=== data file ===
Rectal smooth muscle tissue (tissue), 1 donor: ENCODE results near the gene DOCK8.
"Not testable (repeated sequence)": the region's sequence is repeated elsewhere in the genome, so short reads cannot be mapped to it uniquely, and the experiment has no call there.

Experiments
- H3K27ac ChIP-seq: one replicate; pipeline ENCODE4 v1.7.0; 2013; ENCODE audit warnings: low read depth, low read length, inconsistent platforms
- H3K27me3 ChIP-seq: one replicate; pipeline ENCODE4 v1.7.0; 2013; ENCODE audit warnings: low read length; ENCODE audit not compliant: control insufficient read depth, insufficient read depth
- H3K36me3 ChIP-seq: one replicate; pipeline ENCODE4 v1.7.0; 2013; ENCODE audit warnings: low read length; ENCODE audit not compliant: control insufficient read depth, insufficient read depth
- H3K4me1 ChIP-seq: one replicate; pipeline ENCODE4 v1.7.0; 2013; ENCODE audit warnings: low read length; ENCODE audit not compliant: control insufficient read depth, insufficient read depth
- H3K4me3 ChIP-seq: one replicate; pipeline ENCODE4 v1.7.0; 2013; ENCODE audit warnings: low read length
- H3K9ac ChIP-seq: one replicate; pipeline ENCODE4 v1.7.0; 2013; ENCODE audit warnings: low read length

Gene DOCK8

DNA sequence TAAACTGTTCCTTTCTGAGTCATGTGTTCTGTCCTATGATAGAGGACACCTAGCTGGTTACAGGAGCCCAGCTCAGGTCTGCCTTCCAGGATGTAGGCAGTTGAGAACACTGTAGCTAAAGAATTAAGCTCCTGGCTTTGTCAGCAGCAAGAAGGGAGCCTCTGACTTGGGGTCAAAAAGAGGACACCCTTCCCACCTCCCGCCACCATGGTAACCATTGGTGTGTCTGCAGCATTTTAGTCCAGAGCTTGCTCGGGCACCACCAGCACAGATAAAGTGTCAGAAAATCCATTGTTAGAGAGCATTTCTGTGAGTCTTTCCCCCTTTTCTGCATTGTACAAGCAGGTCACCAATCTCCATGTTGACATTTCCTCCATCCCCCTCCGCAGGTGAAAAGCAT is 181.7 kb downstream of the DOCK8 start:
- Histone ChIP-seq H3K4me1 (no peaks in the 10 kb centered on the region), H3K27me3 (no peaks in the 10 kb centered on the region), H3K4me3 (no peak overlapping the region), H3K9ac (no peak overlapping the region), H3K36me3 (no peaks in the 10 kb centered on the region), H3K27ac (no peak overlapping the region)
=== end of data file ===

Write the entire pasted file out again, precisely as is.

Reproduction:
Rectal smooth muscle tissue (tissue), 1 donor: ENCODE results near the gene DOCK8.
"Not testable (repeated sequence)": the region's sequence is repeated elsewhere in the genome, so short reads cannot be mapped to it uniquely, and the experiment has no call there.

Experiments
- H3K27ac ChIP-seq: one replicate; pipeline ENCODE4 v1.7.0; 2013; ENCODE audit warnings: low read depth, low read length, inconsistent platforms
- H3K27me3 ChIP-seq: one replicate; pipeline ENCODE4 v1.7.0; 2013; ENCODE audit warnings: low read length; ENCODE audit not compliant: control insufficient read depth, insufficient read depth
- H3K36me3 ChIP-seq: one replicate; pipeline ENCODE4 v1.7.0; 2013; ENCODE audit warnings: low read length; ENCODE audit not compliant: control insufficient read depth, insufficient read depth
- H3K4me1 ChIP-seq: one replicate; pipeline ENCODE4 v1.7.0; 2013; ENCODE audit warnings: low read length; ENCODE audit not compliant: control insufficient read depth, insufficient read depth
- H3K4me3 ChIP-seq: one replicate; pipeline ENCODE4 v1.7.0; 2013; ENCODE audit warnings: low read length
- H3K9ac ChIP-seq: one replicate; pipeline ENCODE4 v1.7.0; 2013; ENCODE audit warnings: low read length

Gene DOCK8

DNA sequence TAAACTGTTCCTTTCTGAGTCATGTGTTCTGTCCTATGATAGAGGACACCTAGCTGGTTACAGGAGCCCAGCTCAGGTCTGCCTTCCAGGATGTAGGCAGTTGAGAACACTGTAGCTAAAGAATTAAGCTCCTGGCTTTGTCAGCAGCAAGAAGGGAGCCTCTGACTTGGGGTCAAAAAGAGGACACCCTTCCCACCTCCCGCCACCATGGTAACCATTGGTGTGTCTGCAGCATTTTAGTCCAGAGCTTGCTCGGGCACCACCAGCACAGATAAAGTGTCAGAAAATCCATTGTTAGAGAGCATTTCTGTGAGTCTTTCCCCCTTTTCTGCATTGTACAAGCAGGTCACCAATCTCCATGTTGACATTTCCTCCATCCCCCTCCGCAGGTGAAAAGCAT is 181.7 kb downstream of the DOCK8 start:
- Histone ChIP-seq H3K4me1 (no peaks in the 10 kb centered on the region), H3K27me3 (no peaks in the 10 kb centered on the region), H3K4me3 (no peak overlapping the region), H3K9ac (no peak overlapping the region), H3K36me3 (no peaks in the 10 kb centered on the region), H3K27ac (no peak overlapping the region)